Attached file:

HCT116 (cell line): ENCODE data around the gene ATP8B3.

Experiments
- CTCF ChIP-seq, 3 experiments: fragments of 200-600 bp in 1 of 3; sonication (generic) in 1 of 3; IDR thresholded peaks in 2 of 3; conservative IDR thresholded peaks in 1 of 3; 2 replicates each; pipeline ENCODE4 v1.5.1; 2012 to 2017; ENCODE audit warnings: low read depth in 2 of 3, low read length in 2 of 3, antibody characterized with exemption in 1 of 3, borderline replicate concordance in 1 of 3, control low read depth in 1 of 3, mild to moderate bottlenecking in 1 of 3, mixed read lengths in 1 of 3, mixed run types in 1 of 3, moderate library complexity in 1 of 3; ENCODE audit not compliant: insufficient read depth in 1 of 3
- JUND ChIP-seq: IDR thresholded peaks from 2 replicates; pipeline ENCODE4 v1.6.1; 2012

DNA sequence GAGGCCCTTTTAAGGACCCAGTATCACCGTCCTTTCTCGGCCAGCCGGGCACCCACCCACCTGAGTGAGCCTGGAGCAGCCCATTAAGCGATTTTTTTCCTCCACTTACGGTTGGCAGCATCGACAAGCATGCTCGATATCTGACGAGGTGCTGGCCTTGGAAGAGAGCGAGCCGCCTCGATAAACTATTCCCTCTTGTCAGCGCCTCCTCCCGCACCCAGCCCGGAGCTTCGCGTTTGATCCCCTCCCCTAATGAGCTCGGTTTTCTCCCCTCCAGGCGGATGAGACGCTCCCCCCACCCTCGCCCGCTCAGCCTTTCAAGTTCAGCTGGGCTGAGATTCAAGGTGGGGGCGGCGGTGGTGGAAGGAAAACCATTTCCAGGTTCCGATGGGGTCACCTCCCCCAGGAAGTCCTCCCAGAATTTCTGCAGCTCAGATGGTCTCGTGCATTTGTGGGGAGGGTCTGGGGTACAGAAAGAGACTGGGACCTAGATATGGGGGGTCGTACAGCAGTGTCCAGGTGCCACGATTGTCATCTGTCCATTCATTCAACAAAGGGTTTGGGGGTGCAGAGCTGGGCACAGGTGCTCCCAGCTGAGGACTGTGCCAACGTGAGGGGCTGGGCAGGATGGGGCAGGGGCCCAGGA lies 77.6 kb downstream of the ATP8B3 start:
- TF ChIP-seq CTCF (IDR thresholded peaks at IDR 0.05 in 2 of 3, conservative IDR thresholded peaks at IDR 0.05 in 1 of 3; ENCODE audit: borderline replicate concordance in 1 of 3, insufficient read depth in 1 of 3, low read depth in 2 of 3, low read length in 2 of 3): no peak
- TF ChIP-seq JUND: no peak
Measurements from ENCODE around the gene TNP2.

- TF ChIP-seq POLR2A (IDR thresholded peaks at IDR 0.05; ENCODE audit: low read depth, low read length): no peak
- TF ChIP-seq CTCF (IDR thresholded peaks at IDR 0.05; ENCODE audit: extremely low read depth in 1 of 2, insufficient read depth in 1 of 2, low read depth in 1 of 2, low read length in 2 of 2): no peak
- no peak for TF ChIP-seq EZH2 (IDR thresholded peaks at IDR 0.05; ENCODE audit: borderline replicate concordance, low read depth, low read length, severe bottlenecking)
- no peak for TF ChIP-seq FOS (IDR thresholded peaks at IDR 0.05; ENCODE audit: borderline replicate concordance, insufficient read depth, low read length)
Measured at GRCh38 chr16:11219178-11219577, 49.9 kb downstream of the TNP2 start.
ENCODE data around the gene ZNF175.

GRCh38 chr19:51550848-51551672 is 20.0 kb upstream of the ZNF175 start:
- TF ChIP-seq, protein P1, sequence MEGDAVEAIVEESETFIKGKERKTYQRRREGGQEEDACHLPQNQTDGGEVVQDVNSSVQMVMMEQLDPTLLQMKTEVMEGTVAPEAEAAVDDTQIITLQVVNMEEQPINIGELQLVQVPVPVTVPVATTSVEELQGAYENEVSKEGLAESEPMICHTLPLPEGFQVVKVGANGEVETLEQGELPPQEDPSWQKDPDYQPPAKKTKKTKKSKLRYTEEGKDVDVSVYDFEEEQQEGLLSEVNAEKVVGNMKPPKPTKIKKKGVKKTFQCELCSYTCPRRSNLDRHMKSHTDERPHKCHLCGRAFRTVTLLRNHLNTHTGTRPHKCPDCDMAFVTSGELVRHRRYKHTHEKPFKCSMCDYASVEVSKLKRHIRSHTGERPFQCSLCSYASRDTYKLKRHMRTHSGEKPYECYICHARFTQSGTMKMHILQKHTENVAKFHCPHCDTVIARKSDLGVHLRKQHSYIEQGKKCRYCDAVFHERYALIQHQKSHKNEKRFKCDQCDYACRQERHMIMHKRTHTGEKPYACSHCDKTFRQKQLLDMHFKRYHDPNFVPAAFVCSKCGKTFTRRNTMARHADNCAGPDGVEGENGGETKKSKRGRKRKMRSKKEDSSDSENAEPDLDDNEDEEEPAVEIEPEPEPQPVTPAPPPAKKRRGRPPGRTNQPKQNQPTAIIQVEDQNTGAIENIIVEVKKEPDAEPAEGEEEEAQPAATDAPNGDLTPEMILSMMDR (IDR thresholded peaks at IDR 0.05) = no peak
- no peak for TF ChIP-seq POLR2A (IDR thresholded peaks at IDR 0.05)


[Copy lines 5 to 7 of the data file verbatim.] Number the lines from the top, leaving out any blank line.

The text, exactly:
DNA sequence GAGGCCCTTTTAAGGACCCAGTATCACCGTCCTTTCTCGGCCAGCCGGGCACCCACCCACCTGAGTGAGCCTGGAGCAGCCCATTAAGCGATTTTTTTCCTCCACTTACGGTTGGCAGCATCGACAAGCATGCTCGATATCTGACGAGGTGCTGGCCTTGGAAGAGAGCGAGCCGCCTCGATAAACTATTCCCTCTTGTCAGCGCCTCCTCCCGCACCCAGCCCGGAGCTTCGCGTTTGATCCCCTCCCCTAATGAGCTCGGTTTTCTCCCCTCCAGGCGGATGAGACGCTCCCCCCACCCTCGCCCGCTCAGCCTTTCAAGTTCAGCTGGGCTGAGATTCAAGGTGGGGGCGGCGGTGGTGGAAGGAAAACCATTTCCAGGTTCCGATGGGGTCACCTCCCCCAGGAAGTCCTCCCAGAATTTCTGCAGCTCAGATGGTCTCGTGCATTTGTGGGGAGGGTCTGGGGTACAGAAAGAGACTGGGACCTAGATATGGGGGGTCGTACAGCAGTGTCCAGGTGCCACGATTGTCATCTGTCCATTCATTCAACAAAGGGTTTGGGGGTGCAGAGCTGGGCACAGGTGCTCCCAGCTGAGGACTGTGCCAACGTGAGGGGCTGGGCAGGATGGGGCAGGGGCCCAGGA lies 77.6 kb downstream of the ATP8B3 start:
- TF ChIP-seq CTCF (IDR thresholded peaks at IDR 0.05 in 2 of 3, conservative IDR thresholded peaks at IDR 0.05 in 1 of 3; ENCODE audit: borderline replicate concordance in 1 of 3, insufficient read depth in 1 of 3, low read depth in 2 of 3, low read length in 2 of 3): no peak
- TF ChIP-seq JUND: no peak